At first, gardeners might see this as a great excuse for using non-native plants. If they aren't chewed up by insects, then we'll have good looking plants that don't need chemical intervention. Tallamy anticipates this reaction and is ready. Insects don't just eat, he says, they get eaten, comprising the diet, often exclusively, of some of our most cherished backyard wildlife. What gardener isn't thrilled to find a bird's nest and watch the mother and father flying back and forth with food for hungry little beaks? Insects are the only food suited to baby birds. The health and quantity of an area's insect population directly affects the number of baby birds it can support. Tallamy has found that diverse landscapes of native plants will attract enough chewing insects and the predators that prey on them to hold plant disfigurement to a threshold low enough not to be noticeable. And in the meantime, we get to enjoy a wonderfully alive garden that functions as a healthy ecosystem should. Non-native plants take and keep the sun's energy and do not pass it up the food chain through insects. Therefore, they are non-functioning members of the ecosystem - taking light, water, nutrients, and space, but contributing nothing in return to the betterment of the community. In addition to the sterile void they create in native systems, non-native plants are also responsible for some of our worst headaches. Tallamy offers a depressing recitation of invasive plant infestations and the introduction of a jaw-dropping number of diseases and harmful insects (plaguing plants in the garden and the wild) that have snuck into the U.S. on exotic nursery stock. This is not to cast aspersions on all exotic plants. Most do not cause direct harm to the environment and provide interest and beauty in our gardens. The point isn't to forego all exotics but to rely more heavily on native plants as the foundation of a landscape. Enjoying ornamental exotics in smaller doses as accent rather than structural backbone will allow the majority native plants to function ecologically and connect more effectively with nearby natural areas in spite of the intervening human presence.

Tallamy offers information on native plants that are particularly supportive of insects and provides a fascinating look at some of the insects a diverse native garden would attract. Who would think "bugs" could be so interesting? Tallamy makes it easier to like and appreciate these little crawlers and fliers for their intrinsic value and the indispensable role they play in healthy habitats through behavioral descriptions and fun anecdotes. The more gardeners understand the larger ecological framework within which they operate, the harder it is to dismiss other species - even insects - as disposable. From humans to the lowliest fly, we all play a part in this wonderful world. Cheerfully sharing our patch of land with fellow critters does not diminish our gardens; it enriches our lives.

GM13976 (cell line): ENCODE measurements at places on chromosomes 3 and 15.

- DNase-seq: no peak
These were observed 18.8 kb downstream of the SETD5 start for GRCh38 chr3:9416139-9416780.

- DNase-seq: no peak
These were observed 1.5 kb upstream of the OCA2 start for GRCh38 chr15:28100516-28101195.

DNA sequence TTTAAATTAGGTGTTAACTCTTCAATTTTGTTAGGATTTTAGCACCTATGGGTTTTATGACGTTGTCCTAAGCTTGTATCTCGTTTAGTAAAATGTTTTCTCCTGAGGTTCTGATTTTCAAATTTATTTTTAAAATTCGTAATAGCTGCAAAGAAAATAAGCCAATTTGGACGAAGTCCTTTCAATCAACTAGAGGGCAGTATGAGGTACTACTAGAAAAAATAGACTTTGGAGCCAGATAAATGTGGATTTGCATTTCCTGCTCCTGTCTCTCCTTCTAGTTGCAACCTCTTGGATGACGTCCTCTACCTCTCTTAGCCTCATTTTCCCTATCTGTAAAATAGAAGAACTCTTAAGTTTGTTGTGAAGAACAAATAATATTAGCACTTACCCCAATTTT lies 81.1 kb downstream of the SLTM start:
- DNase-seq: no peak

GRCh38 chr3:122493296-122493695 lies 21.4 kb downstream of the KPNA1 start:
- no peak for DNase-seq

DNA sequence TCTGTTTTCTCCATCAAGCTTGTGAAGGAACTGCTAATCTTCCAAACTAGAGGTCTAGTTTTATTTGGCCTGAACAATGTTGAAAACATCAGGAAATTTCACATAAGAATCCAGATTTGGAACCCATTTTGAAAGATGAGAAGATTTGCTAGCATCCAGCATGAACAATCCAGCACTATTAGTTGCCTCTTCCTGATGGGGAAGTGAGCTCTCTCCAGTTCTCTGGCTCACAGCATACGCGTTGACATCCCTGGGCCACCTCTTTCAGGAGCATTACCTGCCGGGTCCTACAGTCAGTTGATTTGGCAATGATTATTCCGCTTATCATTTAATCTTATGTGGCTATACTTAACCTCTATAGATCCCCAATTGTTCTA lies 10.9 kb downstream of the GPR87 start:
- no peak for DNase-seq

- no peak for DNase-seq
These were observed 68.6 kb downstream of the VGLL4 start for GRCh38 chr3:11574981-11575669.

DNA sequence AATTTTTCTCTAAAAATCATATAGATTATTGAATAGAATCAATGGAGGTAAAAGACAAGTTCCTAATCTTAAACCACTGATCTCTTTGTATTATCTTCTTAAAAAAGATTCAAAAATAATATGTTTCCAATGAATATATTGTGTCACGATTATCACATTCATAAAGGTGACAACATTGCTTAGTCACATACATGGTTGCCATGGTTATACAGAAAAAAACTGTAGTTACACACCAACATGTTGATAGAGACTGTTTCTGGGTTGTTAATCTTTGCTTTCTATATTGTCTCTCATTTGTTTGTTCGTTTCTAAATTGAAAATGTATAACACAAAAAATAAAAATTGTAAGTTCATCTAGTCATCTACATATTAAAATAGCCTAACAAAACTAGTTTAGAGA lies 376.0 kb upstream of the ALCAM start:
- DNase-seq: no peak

Margie's Speaking Dates:

Tennessee Naturalist Course, Cedar of Lebanon State Park -- Jan. 14, 2017
Naturalist Skills

Tennessee Naturalist Course, Memphis Botanic Garden -- Jan. 23, 2017
Naturalist Skills

Ecological Gardening: Native Plants in the Landscape -- Feb. 2, 2017
Hendersonville Garden Club

Lawrence County Master Gardener Class -- Feb. 20, 2017
Gardening with Native Plants

Nashville Lawn & Garden Show -- Mar. 5, 2017
The Woodland Garden: A Homeowner Guide

Ecological Gardening: Native Plants in the Landscape -- March 7, 2017
Wilson County Master Gardeners

Tennessee Naturalist Course, Cumberland Mountain State Park -- April 4, 2017
Geology and Ecology of Tennessee: Foundation and Context

Tennessee Naturalist Course, Owl's Hill Nature Sanctuary -- April 29 & May 4, 2017
Herbaceous Plants of Tennessee: Forbs, Ferns, Fungi and More

Elsie Quarterman Cedar Glade Wildflower Festival, Cedars of Lebanon State Park -- May 5, 2017
Ecological Gardening: Native Plants in the Landscape

University of Tennessee Gardens Native Plant Symposium and Plant Sale, UT Gardens Knoxville — May 20, 2017
Natural Communities and Gardening: Ecology in the Residential Landscape

Perennial Plant Society of Middle Tennessee, Cheekwood Botanic Gardens - Aug. 15, 2017
April in August: Smoky Mountain Spring

Tennessee Naturalist Course, Owl's Hill Nature Sanctuary -- Aug.
Naturalist Skills

Ecological Gardening: Native Plants in the Landscape -- Sept. 8, 2017
Garden Lovers Garden Club, Murfreesboro

Tennessee Naturalist Course, Owl's Hill Nature Sanctuary -- Oct.
Geology and Ecology of Tennessee: Foundation and Context

Sierra Club of Middle Tennessee, Radnor Lake State Park & Natural Area - Nov. 9, 2017
An Exploration of the Limestone Cedar Glades in Middle Tennessee